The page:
Saturday, October 31, 2009

A Russian Play

The painting gets it’s title from the Gershwin song, and I had the version by Chet Baker in mind - - when I titled it, and I guess I might very well have imagined Baker in himself as a model for the figures depicted- Baker in a heroin-induced daze.

But Not for Me

They're writing songs of love, but not for me.
A lucky star's above, but not for me.
With love to lead the way
I've found more clouds of grey
than any Russian play could guarantee.
I was a fool to fall and get that way;
Heigh-ho! Alas! And also, lack-a-day!
Although I can't dismiss the mem'ry of his kiss,
I guess he's mot for me.
He's knocking on a door, but not for me.
He'll plan a two by four, but not for me.
I know that love's a game;
I'm puzzled, just the same,
was I the moth or flame?
I'm all at sea.
It all began so well, but what an end!
This is the time a feller needs a friend,
when ev'ry happy plot ends with the marriage knot,
and there's no knot for me.

George and Ira Gershwin

It’s part of the same group as “Before the Party”, and “Our Velvet Sorrow”, and was painted at much the same time probably London's Maida Vale.

As with the painting “Our velvet Sorrow” this one features a self conscious melancholy, a certain self-indulgence, and the usual sleeping figures.
I suppose the picture might be described as sentimental, but I hope there’s homour there enough for it not to be stifling. It takes something, not much from children’s books.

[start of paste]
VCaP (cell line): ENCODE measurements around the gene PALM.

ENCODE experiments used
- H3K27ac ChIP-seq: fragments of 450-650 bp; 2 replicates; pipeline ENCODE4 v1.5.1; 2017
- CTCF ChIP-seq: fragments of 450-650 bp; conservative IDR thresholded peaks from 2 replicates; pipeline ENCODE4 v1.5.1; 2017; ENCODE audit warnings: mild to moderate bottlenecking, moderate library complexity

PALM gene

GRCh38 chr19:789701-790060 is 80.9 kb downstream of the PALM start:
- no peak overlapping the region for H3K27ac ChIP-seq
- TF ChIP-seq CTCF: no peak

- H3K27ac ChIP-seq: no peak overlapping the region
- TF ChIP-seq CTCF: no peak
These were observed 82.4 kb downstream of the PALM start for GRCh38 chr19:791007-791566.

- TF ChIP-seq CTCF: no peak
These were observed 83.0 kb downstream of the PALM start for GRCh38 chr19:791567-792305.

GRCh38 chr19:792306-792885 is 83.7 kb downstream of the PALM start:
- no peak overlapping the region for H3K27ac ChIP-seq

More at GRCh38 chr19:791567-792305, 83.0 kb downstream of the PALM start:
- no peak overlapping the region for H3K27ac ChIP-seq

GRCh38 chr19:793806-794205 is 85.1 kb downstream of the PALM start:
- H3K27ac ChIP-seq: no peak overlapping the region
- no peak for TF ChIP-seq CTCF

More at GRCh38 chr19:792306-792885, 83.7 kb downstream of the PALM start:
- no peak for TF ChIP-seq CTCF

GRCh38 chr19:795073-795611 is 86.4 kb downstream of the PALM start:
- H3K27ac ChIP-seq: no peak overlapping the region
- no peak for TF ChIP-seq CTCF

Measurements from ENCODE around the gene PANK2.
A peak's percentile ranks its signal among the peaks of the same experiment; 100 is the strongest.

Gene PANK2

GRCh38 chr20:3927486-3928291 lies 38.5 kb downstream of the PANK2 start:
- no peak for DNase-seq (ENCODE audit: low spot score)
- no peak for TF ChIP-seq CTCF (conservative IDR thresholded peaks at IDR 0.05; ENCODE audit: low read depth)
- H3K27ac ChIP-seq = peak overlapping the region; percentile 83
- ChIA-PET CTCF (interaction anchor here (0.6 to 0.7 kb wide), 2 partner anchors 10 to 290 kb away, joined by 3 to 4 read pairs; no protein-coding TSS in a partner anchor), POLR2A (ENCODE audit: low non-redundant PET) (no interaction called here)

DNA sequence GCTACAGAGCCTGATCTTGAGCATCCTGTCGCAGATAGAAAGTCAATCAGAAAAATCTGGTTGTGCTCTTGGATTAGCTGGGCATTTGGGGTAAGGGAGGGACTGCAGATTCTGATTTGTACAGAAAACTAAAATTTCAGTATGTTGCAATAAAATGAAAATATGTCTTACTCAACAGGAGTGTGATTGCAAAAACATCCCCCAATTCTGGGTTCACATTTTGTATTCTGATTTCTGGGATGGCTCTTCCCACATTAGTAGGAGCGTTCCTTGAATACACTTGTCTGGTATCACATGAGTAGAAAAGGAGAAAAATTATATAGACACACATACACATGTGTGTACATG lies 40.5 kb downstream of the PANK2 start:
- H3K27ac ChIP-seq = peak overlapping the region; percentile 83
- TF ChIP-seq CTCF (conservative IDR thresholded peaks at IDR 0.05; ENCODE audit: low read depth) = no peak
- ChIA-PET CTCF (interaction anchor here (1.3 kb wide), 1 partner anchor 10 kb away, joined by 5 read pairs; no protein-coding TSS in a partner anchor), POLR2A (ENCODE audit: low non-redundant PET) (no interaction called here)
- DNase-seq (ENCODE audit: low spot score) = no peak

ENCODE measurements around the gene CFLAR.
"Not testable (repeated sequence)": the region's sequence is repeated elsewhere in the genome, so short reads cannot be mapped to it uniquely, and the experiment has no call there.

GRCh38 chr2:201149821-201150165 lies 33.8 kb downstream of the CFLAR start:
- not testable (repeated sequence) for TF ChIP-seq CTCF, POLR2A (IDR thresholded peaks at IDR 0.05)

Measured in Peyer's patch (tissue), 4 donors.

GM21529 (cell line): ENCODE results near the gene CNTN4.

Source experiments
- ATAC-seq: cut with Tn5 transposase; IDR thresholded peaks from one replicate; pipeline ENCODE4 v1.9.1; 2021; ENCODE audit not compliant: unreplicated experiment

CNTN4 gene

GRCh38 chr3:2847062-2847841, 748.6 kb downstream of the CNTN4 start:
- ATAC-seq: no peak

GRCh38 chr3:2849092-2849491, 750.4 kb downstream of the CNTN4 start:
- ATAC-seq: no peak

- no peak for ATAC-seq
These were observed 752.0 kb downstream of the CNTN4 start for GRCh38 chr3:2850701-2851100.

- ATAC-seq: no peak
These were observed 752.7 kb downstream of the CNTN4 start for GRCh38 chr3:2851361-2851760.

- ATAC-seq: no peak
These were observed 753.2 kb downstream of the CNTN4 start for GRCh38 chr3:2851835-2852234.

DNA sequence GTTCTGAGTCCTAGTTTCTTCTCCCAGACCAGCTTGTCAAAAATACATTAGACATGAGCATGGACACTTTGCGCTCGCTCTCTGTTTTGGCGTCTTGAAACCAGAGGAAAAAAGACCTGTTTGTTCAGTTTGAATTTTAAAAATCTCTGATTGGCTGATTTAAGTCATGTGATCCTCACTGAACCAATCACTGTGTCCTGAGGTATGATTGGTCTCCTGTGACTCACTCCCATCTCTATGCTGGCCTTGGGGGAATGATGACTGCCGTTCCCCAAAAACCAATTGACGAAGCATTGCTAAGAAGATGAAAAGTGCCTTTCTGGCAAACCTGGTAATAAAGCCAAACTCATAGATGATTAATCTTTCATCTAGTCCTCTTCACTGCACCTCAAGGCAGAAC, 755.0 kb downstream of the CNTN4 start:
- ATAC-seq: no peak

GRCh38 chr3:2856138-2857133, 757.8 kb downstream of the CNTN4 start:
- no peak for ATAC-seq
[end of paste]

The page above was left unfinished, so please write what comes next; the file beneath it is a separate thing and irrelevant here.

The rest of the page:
The song and the music are connected to the décor and style of the painting which is suggestive of the late 30s to the late forties, roughly when the song is written (1930), vaguely art deco and geometric and with that sense of doom and enclosure that seems so much to typify that period- I think of Dorothy Parker and Kafka (contrast with the 20s and 60s). It’s a period I feel particularly connected to, perhaps because of its internality, also because of its sense of futility

There‘s a cartoonishness about these pictures that I was wary of at the time, but which now I like, perhaps because simply that phase has passed. I like it now because it’s unfussy, but at the time I was uneasy of straying off the fine art tradition.

The picture was shown at London’s Metro Cinema (now defunct) and was something of a success along with 20 monotypes, and marked in my mind my sense of being on top of my art, of having found my voice. This was to do with accepting and knowing that the Fine Art tradition was too serious for me, and that I needed an aesthetic zone which was closer to cabaret or nonsense poetry: black comic, absurd and fun, touching on deepr things, but not absorbed by them.


  1. marvelous paintings - not that it looks like him, but it reminds me of Francis Bacon

  2. Thanks Gunther.

    I regret very much that I didn't get to see the recent Bacon retrospective in London, which I heard was spectacular.